Monday, July 11, 2011

Local Drinkies: Thai-tini

 

This lovely savory drink is all locally sourced goodness, lemongrass, cilantro and Thai basil from Always Summer Herbs, Boyd and Blair potato vodka and a pickled asparagus garnish (Clarion River provided the asparagus, I provided the pickling). Here's how it's done...

Vodka sitting around (oh, I mean infused) with lemon grass
First things first, when you are making an infusion you've got to plan ahead. In this case, I cut and badly bruised (bad day, anyone?) several fat, very fresh, lightly peeled stalks of lemongrass. How do you beat up lemongrass? Put your boxing gloves away and grab a mallet, the handle of your favorite chef's knife or any other device you have around that might be good for inducing blunt force trauma. Why beat it and not just cut it? First, you want to release as many of the flavorful essential oils as you can, the oils that are just below the surface, so you want to break up and open as much of the fibrous material as possible. Also, if you cut it all into little pieces you are later going to have to fish out all those little pieces. Not fun. You want to leave this to sit around for as long as you have the patience to wait. This time I let it sit for approximately 2 weeks and my tasters said yum. But its up to you, longer means more flavor, shorter means you've got a good drink before you loose your temper.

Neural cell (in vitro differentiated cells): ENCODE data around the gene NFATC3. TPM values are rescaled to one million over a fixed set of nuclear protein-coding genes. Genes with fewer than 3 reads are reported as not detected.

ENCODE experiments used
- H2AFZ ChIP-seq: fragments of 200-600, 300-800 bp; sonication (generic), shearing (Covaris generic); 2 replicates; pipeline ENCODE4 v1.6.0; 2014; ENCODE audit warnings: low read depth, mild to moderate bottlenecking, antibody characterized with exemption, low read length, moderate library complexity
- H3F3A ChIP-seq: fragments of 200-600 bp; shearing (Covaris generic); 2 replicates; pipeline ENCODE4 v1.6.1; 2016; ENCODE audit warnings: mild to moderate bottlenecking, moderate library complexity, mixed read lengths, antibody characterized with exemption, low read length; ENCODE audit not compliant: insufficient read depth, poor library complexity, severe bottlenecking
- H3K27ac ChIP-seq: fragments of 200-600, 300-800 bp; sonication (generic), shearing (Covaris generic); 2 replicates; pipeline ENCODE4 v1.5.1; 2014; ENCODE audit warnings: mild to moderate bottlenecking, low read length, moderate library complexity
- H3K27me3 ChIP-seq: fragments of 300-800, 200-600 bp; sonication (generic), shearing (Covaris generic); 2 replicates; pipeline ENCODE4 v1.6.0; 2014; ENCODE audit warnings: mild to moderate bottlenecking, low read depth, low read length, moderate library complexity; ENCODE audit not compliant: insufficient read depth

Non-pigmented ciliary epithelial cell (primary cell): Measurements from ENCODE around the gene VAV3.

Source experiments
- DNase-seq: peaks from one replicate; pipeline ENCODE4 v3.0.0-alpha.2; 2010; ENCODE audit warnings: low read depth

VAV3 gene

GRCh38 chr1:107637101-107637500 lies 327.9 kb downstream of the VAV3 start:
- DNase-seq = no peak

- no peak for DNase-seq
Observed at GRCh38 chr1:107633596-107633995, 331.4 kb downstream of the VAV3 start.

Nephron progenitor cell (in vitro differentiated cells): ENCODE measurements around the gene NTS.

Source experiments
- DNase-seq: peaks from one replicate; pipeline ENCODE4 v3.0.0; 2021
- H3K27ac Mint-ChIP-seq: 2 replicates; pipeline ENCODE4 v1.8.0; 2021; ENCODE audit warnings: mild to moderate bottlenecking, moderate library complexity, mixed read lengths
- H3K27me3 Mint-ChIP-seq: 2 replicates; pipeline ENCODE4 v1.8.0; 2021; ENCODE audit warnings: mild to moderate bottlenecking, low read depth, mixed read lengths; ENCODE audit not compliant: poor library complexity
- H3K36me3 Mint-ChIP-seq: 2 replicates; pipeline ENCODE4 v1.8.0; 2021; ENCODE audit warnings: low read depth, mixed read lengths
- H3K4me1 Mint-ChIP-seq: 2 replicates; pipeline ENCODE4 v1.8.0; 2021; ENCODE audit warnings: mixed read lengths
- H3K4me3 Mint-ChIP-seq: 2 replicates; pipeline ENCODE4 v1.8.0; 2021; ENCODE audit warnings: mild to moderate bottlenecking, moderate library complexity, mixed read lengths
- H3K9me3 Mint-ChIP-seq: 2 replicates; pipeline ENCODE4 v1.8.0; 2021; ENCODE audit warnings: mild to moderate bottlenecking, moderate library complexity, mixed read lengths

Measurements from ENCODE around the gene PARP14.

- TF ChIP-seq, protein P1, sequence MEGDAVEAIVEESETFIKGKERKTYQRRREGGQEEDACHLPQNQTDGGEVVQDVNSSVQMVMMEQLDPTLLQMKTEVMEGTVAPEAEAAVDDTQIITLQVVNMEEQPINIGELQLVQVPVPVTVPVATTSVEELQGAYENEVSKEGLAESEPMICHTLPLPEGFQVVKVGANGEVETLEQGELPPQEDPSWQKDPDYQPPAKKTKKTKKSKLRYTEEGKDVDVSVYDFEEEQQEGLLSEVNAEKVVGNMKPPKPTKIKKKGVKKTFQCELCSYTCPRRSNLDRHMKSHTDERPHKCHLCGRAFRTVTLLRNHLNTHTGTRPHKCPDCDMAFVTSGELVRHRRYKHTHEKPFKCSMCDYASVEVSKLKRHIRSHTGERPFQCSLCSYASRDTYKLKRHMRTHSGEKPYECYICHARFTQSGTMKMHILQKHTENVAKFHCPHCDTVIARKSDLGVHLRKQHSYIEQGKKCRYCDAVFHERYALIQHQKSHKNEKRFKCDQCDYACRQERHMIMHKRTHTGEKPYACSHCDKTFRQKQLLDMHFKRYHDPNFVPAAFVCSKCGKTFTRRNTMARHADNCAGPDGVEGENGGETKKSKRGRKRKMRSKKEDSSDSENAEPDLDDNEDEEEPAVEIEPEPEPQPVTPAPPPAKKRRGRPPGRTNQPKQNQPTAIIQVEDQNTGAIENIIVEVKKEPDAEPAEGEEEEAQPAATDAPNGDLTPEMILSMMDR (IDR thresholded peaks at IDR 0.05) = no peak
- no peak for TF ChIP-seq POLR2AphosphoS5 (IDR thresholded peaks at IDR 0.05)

The rest of this drink is simple, muddle a good handful of Thai basil (yes, it matters, find Thai basil) and  some cilantro, mix in a shaker with infused vodka, shake shake shake (ok, you can shake the shaker too) and pour through a strainer (remember those little lemongrass fibers?). You can garnish it with pickled asparagus, if you have it...like me..., otherwise, think of other fun savory options. I stayed away from olives--first, they're not local (which was my game on this drink) and second I don't associate olives with Asian cuisine. Maybe you could find some pickled green beans or ginger (or maybe you could take advantage of the last of this season's garlic scapes), just go for something savory. Oh, how about pickling some red Thai bird chilis? Zow. And if you like things a bit dirty, don't be afraid to add a bit of brine to your drink.

Last step? Drink up, enjoy and forget the heat!